This “and/or” language in § I, Art. 1(1) is curious because the FIBA Regulations require all FIBA players and teams to only deal with FIBA licensed agents, unless the agent is licensed to practice law in the country where the agent resides. FIBA Reg. 3-136, 3-137.

So a sports agent licensed by FIP but not FIBA may legally represent players in Italy under FIP Regulations but not FIBA Regulations. The same is true of non-FIBA licensed agents living outside of Germany who represent players in Germany.

Also, a lawyer licensed and living outside Italy, who is eligible under FIBA Regulation 3-137 to act as a sports agent without a FIBA license, may be required to have a FIP license in order to represent players in Italy.

The “and/or” language may also create issues with respect to FIP arbitration. FIP arbitration is ripe with opportunities for teams to control the outcome of disputes.

FIP appears to require all Italian agents to use FIP’s arbitral tribunal instead of Italian courts, the Basketball Arbitral Tribunal, or any other tribunal. FIP Reg. § X, Art. 20(1).  If a sports agent subject to FIP Regulations attempts to resolve a dispute in the Italian courts he may face fines for a “serious infringement” of the FIP Regulations. FIP Reg. § X, Art. 20(4). IBPA sources report FIP may also be attempting to fine Italian agents who resolve disputes using the BAT.

To further incentivize agents and players to use FIP arbitration, the process is much cheaper than the BAT. But FIP can afford to make the process cheap because the teams pay such large fees to FIP to be a part of the league. These fees give teams great influence over FIP because agents and players pay FIP little or nothing––All of the FIP’s revenue comes from team fees.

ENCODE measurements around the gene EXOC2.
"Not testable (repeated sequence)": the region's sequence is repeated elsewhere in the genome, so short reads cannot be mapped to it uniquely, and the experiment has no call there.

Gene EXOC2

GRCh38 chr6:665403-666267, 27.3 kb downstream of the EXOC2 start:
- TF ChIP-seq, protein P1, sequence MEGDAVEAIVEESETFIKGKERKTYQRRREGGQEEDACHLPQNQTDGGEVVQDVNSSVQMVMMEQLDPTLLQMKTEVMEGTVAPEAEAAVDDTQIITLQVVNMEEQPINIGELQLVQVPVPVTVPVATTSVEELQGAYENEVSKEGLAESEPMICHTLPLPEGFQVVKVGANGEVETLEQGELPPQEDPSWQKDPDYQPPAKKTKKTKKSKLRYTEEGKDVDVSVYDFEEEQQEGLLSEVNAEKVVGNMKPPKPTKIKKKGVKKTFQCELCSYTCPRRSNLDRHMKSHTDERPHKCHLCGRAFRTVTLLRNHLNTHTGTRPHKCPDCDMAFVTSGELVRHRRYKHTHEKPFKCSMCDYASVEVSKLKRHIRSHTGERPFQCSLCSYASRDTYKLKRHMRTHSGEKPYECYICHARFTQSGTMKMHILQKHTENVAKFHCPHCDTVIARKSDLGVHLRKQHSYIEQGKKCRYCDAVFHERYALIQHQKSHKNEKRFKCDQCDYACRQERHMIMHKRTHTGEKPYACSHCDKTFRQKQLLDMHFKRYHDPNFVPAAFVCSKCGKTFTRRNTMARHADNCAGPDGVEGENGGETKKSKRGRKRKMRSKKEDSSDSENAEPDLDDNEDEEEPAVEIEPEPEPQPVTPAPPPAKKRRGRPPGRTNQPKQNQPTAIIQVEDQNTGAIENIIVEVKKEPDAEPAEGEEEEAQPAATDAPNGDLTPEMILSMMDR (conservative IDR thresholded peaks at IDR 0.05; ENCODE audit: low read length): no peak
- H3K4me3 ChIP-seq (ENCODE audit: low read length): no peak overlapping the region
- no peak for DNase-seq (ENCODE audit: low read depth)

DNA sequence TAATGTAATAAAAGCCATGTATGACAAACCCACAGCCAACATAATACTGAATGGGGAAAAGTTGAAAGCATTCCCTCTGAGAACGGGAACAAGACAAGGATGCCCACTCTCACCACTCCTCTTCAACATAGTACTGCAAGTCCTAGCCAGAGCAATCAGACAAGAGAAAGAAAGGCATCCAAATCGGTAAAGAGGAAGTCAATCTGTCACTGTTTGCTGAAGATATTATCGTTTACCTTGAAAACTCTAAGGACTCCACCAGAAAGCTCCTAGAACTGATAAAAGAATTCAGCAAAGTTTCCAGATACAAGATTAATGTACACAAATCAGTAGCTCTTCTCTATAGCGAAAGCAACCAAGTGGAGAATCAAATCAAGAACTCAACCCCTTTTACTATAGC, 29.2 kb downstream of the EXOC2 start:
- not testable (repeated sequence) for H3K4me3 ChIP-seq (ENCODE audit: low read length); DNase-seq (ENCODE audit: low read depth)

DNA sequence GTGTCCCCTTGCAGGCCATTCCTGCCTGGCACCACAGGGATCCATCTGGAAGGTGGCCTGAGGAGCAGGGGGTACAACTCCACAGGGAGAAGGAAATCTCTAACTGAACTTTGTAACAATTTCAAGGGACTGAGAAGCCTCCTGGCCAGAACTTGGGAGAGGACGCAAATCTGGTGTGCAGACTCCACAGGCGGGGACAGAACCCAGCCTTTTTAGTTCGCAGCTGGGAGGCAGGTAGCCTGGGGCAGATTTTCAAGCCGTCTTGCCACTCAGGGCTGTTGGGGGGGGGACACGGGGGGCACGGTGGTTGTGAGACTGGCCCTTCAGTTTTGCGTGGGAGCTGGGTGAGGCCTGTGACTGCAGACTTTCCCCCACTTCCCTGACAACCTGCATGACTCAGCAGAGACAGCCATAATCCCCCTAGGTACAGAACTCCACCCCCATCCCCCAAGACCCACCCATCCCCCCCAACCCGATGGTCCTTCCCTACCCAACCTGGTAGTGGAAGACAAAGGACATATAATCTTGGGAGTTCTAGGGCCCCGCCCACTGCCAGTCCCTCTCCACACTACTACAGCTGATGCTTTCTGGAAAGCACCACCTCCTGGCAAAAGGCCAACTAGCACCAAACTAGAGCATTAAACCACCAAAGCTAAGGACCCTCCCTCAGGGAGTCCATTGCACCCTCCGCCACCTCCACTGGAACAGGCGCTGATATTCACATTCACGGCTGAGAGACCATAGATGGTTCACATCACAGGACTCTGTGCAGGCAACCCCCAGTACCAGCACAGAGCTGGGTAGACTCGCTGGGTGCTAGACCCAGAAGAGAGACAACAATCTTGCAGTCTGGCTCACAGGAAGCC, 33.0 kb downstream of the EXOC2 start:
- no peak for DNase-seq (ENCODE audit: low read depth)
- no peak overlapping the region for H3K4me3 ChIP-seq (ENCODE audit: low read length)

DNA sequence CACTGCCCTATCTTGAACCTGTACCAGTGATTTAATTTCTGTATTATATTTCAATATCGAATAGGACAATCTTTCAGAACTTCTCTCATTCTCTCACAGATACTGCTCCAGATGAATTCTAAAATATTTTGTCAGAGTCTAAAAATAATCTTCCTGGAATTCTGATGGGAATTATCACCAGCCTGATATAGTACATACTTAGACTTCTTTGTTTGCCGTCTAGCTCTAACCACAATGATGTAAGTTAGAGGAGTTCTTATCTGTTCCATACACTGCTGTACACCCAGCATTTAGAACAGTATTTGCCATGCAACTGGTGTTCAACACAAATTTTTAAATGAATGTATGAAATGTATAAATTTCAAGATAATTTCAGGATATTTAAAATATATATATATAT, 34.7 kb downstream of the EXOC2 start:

This calls into question the motivations and independence of the FIP Regulations. Our sources report many Italian teams are dissatisfied by the multitude of BAT decisions that have gone against them. Italian teams have seemingly put pressure on FIP to make changes. The FIP Regulations may be FIP’s attempt to limit teams’ liability to agents and players. If FIP can force players and agents to only use FIP arbitration to resolve disputes, it can control the decisions and appease the teams.

Another indication of potential abuse is that the BAT uses experienced International arbitrators, while FIP appears to use individuals with close ties to the league and the teams.

To further confound the situation, FIP fines and decisions are likely not legally binding over non-FIP-licensed Italian agents. As stated above, the “and/or” language in § I, Art. 1(1) allows Italian agents to either be FIBA licensed or FIP licensed. FIBA-licensed sports agents are not subject to FIP regulations, and the FIP arbitration tribunal has no jurisdiction over non-FIP licensed sports agents.